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Residential treatment centre project completed

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The completed transformational living centre at St James Rectory in Somerset (Photograph supplied)

The renovation and conversion of St James Rectory into a transformational living centre has been completed.

Working together with the Anglican Church and the Bermuda Hospitals Board, Habitat for Humanity has transformed the derelict Somerset facility into a state-of-the-art centre.

The purpose-designed facility and enhanced programmes will provide treatment for psychiatric patients and contribute to the ultimate closure of the Mid-Atlantic Wellness Institute.

Sheelagh Cooper, who chairs the board of Habitat for Humanity of Bermuda, said: “The primary goal of Habitat for Humanity is to address the need for affordable, adequate and safe housing in Bermuda.

“In that connection, Habitat has completed over 200 projects since its inception in 2000. One of our concerns has been the availability of housing for underserved populations.

“Our 2022 project, the Transformational Living Centre for Families, addressed the housing population of mothers and their children as we completed a purpose-designed facility to house ten families in Pembroke. The project was a partnership between the Women’s Resource Centre, the Pembroke Parish Council and Habitat.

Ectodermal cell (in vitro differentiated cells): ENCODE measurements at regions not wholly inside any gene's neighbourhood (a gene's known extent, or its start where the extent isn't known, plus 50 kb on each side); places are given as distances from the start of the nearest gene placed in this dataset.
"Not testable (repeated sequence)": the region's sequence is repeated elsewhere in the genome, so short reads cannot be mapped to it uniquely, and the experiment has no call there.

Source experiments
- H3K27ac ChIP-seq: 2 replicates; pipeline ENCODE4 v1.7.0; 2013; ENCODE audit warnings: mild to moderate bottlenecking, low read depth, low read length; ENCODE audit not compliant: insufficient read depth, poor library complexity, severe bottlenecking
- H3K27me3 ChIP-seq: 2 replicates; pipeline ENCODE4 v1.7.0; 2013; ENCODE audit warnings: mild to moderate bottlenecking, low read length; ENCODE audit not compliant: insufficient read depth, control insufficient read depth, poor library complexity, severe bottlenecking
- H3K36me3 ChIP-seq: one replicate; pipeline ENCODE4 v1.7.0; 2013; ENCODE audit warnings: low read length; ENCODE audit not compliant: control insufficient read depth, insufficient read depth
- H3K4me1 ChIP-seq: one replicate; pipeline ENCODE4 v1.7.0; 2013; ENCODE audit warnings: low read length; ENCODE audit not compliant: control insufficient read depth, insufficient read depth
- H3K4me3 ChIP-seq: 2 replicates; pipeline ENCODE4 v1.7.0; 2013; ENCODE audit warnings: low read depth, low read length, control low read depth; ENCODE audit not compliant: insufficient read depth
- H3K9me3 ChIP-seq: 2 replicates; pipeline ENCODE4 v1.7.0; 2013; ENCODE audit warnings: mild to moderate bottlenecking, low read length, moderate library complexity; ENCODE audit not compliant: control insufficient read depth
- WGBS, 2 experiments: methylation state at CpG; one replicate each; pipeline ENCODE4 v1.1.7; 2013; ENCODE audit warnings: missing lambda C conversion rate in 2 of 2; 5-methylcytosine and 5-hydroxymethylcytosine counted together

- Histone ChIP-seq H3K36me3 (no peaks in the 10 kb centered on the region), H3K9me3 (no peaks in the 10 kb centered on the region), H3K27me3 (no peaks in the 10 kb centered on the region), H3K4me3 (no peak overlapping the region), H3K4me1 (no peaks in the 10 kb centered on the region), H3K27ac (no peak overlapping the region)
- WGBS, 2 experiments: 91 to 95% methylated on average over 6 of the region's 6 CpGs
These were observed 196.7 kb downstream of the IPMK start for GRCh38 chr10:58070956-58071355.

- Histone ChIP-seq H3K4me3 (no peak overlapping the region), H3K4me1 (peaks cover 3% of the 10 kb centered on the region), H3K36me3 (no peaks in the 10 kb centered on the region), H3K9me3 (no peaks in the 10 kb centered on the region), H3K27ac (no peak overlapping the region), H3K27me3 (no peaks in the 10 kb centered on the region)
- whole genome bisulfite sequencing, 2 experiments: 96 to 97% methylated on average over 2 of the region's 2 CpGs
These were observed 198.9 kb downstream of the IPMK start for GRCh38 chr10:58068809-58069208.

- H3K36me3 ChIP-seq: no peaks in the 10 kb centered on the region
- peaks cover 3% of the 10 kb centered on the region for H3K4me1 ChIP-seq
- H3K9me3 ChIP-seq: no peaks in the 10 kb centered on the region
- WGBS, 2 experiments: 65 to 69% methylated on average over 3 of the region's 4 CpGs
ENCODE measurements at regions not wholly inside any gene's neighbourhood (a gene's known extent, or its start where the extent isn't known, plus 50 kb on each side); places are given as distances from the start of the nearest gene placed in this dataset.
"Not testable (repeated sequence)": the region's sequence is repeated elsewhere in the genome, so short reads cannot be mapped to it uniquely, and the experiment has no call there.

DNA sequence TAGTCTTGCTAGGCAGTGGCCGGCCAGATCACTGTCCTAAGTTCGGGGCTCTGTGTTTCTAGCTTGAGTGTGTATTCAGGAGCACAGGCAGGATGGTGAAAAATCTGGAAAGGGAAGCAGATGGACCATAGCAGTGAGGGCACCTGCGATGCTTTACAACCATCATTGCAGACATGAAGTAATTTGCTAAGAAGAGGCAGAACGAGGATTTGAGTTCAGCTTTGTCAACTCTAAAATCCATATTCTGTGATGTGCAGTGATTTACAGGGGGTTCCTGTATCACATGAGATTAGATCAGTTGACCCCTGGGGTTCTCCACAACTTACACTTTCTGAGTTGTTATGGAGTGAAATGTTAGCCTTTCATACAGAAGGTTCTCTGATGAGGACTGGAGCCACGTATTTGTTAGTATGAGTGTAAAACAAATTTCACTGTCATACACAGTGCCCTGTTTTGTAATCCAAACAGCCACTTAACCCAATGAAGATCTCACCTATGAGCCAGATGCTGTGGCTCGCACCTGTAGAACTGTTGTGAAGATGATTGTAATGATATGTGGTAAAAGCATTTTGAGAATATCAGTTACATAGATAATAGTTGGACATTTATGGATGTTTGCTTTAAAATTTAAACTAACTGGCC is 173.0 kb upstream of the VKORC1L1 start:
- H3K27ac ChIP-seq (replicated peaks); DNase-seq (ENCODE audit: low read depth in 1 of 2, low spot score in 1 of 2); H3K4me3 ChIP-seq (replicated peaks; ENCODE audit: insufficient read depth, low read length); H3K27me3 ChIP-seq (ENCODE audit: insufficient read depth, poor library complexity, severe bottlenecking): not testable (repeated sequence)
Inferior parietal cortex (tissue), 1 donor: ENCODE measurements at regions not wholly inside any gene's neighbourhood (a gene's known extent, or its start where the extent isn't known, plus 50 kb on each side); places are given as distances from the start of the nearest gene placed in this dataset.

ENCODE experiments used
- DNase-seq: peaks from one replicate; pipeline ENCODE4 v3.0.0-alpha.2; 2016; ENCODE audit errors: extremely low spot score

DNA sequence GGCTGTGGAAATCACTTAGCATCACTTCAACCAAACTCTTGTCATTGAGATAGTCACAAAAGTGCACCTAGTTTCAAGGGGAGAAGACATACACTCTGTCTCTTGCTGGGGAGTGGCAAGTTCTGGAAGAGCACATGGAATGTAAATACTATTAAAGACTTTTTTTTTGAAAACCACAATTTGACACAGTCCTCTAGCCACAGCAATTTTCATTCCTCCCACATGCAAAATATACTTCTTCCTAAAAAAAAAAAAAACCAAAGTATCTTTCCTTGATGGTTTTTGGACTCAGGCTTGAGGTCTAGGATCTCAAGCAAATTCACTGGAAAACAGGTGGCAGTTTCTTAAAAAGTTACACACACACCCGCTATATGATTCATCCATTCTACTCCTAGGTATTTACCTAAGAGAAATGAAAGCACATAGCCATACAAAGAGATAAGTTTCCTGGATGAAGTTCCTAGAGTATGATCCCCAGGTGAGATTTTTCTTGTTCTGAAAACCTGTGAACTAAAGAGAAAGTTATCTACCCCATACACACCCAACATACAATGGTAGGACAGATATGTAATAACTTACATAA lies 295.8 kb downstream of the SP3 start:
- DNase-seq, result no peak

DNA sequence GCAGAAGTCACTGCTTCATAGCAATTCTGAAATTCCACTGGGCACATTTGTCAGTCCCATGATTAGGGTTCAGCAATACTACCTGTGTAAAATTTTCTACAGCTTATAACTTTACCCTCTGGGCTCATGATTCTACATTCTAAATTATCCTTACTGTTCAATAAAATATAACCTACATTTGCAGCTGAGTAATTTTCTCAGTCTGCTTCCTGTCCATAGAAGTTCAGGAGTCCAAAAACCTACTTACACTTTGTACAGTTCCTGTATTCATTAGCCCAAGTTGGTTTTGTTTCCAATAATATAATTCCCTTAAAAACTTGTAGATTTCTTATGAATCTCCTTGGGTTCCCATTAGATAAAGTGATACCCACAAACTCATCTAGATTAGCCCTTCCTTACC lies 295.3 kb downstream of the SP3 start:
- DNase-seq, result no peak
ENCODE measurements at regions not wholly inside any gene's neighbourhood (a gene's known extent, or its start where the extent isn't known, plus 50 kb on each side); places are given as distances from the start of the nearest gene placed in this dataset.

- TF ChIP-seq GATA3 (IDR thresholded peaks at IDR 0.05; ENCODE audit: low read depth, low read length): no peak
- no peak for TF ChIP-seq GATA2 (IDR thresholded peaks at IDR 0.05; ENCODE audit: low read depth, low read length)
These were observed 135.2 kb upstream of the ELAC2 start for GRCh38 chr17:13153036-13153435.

“More recently, we have turned our attention to another vulnerable and underserved population — those facing the challenges of mental illness. Currently, best practices in the field of mental health treatment calls for a move from a large institutional setting to smaller, community residential settings for those requiring in-home treatment.

“It was with this in mind that Habitat stepped forward and partnered with St James Anglican Church and rebuilt the old and largely derelict St James Rectory in Somerset [called Bridge House] to become a purpose-designed treatment centre for patients moving out of the near-derelict MWI.”

The facility will continue to be owned by the Anglican Church, and will be operated and staffed round the clock by Bermuda Hospitals Board staff.

While the cost of the project was originally estimated to be in the millions, it was accomplished by Habitat for less thanks to the help of more than 100 volunteers and the donations from building suppliers.

Sheelagh Cooper, chairwoman of Habitat for Humanity (Photograph by Akil Simmons)

Ms Cooper added: “The project was not without its challenges, as a listed building. We were very respectful of the original structure and appearance, which complicated the planning process, which ultimately took almost eight months.

“As with any renovation of an old structure, we encountered numerous surprises which included a need for a new pit, replacement of multiple beams as well as major termite tenting.

“The result is a welcoming and purpose-designed residence set on acres of beautiful property reaching down to the water and overlooking Somerset Bridge.”

The project was financed by dozens of local and international companies, and individuals.

Habitat is an all-volunteer organisation with no paid staff and limited overheads. Its office space is rent-free and the Habitat ReStore on Front Street helps to contribute financing.

Ms Cooper added: “With a very active board, including architects, lawyers, realtors, entrepreneurs and project managers, much of our work is accomplished in-house.”

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Published June 05, 2024 at 7:59 am (Updated June 05, 2024 at 7:59 am)

Residential treatment centre project completed

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